IN THE MATTER OF THE TENURE CHARGES AGAINST MADHUMITA CHAKI, FRANKLIN TOWNSHIP BOARD OF EDUCATION, SOMERSET COUNTY.
NOT FOR PUBLICATION WITHOUT THE APPROVAL OF THE APPELLATE DIVISION
Submitted December 12, 2012
On appeal from the Commissioner of Education, Docket No. 25-2/11.
Bergman & Barrett, attorneys for appellant Madhumita Chaki (Michael T. Barrett, of counsel and on the brief).
Parker McCay, P.A., attorneys for respondent Franklin Township Board of Education (John E. Collins, on the brief).
Jeffrey S. Chiesa, Attorney General, attorney for respondent Commissioner of Education (Beth N. Shore, Deputy Attorney General, on the statement in lieu of brief).
Before Judges Sapp-Peterson and Haas.
Madhumita Chaki appeals from a final decision of the Acting Commissioner of Education (the Commissioner) terminating her from her tenured teaching position with the school district of Franklin Township for conduct unbecoming a teacher. We affirm.
Chaki was hired by the Franklin Township Board of Education ("Board") in September 2006 and received tenure in September 2009. The charges at issue in this case arose out of a classroom incident in Chaki's first-period Honors Chemistry class. In an attempt to illustrate a chemistry concept, Chaki made inappropriate comments about Caucasians, Hispanics, Asians and African-Americans.
Following an investigation, Chaki was suspended without pay and tenure charges were filed with the Commissioner and transmitted to the Office of Administrative Law for a contested hearing before an Administrative Law Judge ("ALJ"). During the hearing, two students testified who were present in the class at the time Chaki made remarks about ethnic groups, including her characterization of African Americans as lazier than anyone else although they had a lot of potential, her statements that Caucasian people could no longer afford to live in New Jersey, her comment that Spanish people were working class, and her contention that Asian people are in the sciences and, therefore, making money. In addition to testimony from the two students, the school officials who participated in the investigation testified. Fifteen students signed statements specifically attributing the use of the word "lazy" to Chaki during that classroom discussion. Those statements were also considered by the ALJ.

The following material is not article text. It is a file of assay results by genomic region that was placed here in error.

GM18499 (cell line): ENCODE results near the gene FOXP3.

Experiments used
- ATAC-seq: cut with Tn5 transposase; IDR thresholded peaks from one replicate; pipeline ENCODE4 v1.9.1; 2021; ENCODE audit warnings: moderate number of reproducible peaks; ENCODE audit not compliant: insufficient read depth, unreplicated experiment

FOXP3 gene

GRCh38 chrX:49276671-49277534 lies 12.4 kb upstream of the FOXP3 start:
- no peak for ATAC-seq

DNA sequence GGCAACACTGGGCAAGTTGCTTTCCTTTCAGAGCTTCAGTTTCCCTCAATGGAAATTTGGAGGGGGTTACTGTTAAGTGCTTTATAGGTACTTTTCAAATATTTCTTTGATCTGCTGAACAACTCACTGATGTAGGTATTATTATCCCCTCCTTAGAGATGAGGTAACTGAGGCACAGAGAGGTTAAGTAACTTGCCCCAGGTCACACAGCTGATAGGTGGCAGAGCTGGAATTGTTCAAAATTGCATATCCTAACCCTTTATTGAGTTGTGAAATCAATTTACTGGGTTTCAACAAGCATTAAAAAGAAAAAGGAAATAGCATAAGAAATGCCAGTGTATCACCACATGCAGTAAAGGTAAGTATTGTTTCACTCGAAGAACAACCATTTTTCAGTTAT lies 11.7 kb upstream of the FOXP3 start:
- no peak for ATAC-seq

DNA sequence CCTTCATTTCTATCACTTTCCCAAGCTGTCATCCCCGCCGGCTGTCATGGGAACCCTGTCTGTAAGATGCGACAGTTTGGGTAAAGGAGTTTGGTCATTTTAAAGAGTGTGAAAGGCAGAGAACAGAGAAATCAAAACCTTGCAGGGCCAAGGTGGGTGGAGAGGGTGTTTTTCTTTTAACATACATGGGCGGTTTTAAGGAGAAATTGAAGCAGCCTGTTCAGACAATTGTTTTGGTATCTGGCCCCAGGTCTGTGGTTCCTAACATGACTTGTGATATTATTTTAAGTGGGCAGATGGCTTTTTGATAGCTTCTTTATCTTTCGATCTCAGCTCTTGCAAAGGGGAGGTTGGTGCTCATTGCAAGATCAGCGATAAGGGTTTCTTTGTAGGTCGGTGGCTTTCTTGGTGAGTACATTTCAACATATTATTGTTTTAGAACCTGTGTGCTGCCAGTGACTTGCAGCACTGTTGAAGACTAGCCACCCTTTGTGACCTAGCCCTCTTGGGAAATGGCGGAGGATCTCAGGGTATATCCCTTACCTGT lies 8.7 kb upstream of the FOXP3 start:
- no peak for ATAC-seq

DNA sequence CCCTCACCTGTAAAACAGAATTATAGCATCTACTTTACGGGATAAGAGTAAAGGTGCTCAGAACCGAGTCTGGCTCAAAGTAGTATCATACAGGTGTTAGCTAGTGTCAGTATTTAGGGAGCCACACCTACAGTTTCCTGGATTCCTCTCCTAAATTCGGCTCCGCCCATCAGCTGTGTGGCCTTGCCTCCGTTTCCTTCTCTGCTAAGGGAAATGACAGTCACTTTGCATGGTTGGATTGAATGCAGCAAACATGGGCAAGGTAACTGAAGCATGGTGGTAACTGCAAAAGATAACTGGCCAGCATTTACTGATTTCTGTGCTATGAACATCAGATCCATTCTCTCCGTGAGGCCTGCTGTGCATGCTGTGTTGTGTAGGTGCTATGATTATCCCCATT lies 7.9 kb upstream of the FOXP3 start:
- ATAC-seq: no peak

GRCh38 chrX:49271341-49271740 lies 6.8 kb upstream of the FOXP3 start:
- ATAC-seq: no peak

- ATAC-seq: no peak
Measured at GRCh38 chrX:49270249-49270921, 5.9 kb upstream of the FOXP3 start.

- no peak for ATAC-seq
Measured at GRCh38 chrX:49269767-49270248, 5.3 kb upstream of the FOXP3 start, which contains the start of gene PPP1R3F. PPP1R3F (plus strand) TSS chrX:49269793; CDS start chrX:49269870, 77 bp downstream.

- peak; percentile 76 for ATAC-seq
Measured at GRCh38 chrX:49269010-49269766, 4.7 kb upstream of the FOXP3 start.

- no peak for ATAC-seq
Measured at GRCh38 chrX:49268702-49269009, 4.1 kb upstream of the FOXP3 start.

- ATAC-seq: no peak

In her testimony, Chaki denied making disparaging ethic remarks. She admitted that she used ethic demographics to illustrate a chemistry point, namely, whether a sample of isotopes collected from a location would remain constant all of the time. By way of analogy, she testified she told the students that the community where she lived had been entirely Caucasian, but they had grown old and moved out for many reasons, and the people buying the homes in her neighborhood were Asians because "high tech" jobs were in the area. She explained to the students that she bought a house in that area because she's Asian.
When asked during cross-examination what she said about "black students, " she stated:
I told [sic] I never use the word black in the classroom. I always use African-American. And whatever I told, it was a reprimanding tone. I told the students not to laugh about the African-Americans because I have seen always the smartest students in my class were African-Americans, and I also see a lot of African-Americans in lab chemistry classes, they're very smart, they should be in honors had they worked hard. That's the comment ...